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Interview with Hans Blix.

Dear all,

On the 6 of May, Hans Blix, Executive Chairman of UNMOVIC, gave a 25 minute
interview on Swedish radio, focussing on UNMOVIC, inspections and sanctions.
Those of you who understand Swedish might be interested in accessing the
original Real Audio clip, links to which can be found on

As Blix will be the person reporting to the Security Council on whether Iraq
has 'cooperated in all respects with UNMOVIC' (see paragraph 33 of SCR 1284)
and therefore qualifies for a suspension of sanctions, his attitude and
understanding of the situation seems like an important aspect of the future
of sanctions.

Sadly, my conclusion is that Blix vigorously supports sanctions. He seems to
see them merely as a useful tool helping him to carry out his assigned task,
and denying any moral dimension. He dismisses humanitarian concerns by
arguments seemingly directly borrowed from the US State Department. What is
more, throughout the interview he backs his claims by referring to 'American
assertions', 'American opinion', and 'the detailed statements made by the
American and other governments'; actual UN reports are attributed a
strangely secondary role throughout. While making clear that the suspension
of sanctions is completely dependent on him reporting favourably on Iraqi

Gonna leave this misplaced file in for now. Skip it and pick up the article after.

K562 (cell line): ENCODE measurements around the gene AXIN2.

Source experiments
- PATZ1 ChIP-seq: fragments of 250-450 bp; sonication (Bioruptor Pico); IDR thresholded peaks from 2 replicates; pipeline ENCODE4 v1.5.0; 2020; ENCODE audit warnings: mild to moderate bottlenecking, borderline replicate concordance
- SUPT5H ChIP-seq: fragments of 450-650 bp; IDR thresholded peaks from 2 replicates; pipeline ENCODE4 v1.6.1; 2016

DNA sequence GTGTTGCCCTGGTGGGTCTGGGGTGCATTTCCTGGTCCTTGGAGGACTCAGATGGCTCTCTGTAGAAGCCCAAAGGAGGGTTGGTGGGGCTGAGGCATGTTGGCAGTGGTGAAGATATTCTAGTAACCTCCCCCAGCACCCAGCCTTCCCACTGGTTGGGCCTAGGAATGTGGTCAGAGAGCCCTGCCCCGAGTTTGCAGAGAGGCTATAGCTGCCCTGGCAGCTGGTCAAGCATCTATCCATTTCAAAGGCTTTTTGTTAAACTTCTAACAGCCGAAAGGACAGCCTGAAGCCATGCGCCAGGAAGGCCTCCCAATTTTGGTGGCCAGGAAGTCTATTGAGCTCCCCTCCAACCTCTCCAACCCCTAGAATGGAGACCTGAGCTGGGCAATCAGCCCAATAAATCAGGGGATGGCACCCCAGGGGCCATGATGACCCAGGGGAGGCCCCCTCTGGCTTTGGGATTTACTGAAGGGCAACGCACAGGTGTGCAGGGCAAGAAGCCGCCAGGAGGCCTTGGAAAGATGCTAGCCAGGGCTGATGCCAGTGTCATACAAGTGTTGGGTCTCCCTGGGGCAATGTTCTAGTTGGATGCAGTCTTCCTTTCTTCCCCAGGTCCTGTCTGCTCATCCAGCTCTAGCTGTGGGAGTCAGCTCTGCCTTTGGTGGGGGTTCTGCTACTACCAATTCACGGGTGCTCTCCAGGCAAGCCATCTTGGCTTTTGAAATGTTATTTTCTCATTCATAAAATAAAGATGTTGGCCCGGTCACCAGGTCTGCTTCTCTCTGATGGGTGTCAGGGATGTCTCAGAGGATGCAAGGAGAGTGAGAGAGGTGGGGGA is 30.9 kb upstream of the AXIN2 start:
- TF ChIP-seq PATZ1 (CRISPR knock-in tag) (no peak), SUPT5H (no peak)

co-operation, he completely denies any moral connection between his
activities and the effects of sanctions.

In sum, Blix's position amounts to the most hawkish defence of sanctions I
have encountered in Swedish. Indeed, it's hard to remember any UN official
being so one-sided. I am not able to assess whether the many inaccuracies in
Blix's interview (see below for details) are the result of deliberate
distortions or just stem from a remarkable level of ignorance of the real
conditions in Iraq. Hoping for the latter, his position is in either case
saddening, given the pivotal position attributed to his office by the vague
provisions of SCR 1284. Let's hope that if inspections ever do recommence,
Blix will be guided by professional integrity in his reporting; we certainly
cannot hope for his sympathy with the Iraqi people.


Per Klevnäs.

Below follows a thematic description and some analysis of what I perceive to
be the most important parts of the interview.


On the question on how UNMOVIC will be different from UNSCOM, Blix says the
he hopes to conduct inspections in the more 'correct manner' of IAEA (of
which he was Director General from 1991 to 1996), i.e. in a less aggressive
way than that of UNSCOM. At the same time, he is very eager to deny
allegations that he will be 'softer' on Iraq than were previous heads of